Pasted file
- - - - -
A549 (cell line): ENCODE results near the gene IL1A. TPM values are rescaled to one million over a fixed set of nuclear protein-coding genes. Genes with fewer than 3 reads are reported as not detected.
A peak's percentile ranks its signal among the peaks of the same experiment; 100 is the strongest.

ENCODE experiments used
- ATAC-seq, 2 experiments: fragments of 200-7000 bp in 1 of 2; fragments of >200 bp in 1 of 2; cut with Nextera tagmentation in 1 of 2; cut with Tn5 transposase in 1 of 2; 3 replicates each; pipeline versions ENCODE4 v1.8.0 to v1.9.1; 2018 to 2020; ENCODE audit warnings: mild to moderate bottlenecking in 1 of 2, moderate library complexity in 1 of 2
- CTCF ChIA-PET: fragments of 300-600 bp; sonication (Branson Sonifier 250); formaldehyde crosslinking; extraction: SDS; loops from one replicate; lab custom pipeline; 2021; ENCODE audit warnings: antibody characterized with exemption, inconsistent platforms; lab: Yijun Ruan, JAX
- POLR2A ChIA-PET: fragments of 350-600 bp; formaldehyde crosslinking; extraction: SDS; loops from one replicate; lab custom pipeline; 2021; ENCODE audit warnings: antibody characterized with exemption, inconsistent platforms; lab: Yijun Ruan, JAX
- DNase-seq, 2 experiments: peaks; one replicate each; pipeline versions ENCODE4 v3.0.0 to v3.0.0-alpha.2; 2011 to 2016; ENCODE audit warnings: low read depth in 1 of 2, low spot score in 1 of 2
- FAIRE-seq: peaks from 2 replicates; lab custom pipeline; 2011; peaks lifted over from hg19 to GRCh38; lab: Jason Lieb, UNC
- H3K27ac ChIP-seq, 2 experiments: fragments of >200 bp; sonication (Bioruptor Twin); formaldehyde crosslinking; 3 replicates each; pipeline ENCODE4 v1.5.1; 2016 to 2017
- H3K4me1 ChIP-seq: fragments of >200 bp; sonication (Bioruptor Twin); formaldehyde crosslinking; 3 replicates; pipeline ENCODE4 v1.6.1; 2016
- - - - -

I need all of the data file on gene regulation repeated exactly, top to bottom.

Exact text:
A549 (cell line): ENCODE results near the gene IL1A. TPM values are rescaled to one million over a fixed set of nuclear protein-coding genes. Genes with fewer than 3 reads are reported as not detected.
A peak's percentile ranks its signal among the peaks of the same experiment; 100 is the strongest.

ENCODE experiments used
- ATAC-seq, 2 experiments: fragments of 200-7000 bp in 1 of 2; fragments of >200 bp in 1 of 2; cut with Nextera tagmentation in 1 of 2; cut with Tn5 transposase in 1 of 2; 3 replicates each; pipeline versions ENCODE4 v1.8.0 to v1.9.1; 2018 to 2020; ENCODE audit warnings: mild to moderate bottlenecking in 1 of 2, moderate library complexity in 1 of 2
- CTCF ChIA-PET: fragments of 300-600 bp; sonication (Branson Sonifier 250); formaldehyde crosslinking; extraction: SDS; loops from one replicate; lab custom pipeline; 2021; ENCODE audit warnings: antibody characterized with exemption, inconsistent platforms; lab: Yijun Ruan, JAX
- POLR2A ChIA-PET: fragments of 350-600 bp; formaldehyde crosslinking; extraction: SDS; loops from one replicate; lab custom pipeline; 2021; ENCODE audit warnings: antibody characterized with exemption, inconsistent platforms; lab: Yijun Ruan, JAX
- DNase-seq, 2 experiments: peaks; one replicate each; pipeline versions ENCODE4 v3.0.0 to v3.0.0-alpha.2; 2011 to 2016; ENCODE audit warnings: low read depth in 1 of 2, low spot score in 1 of 2
- FAIRE-seq: peaks from 2 replicates; lab custom pipeline; 2011; peaks lifted over from hg19 to GRCh38; lab: Jason Lieb, UNC
- H3K27ac ChIP-seq, 2 experiments: fragments of >200 bp; sonication (Bioruptor Twin); formaldehyde crosslinking; 3 replicates each; pipeline ENCODE4 v1.5.1; 2016 to 2017
- H3K4me1 ChIP-seq: fragments of >200 bp; sonication (Bioruptor Twin); formaldehyde crosslinking; 3 replicates; pipeline ENCODE4 v1.6.1; 2016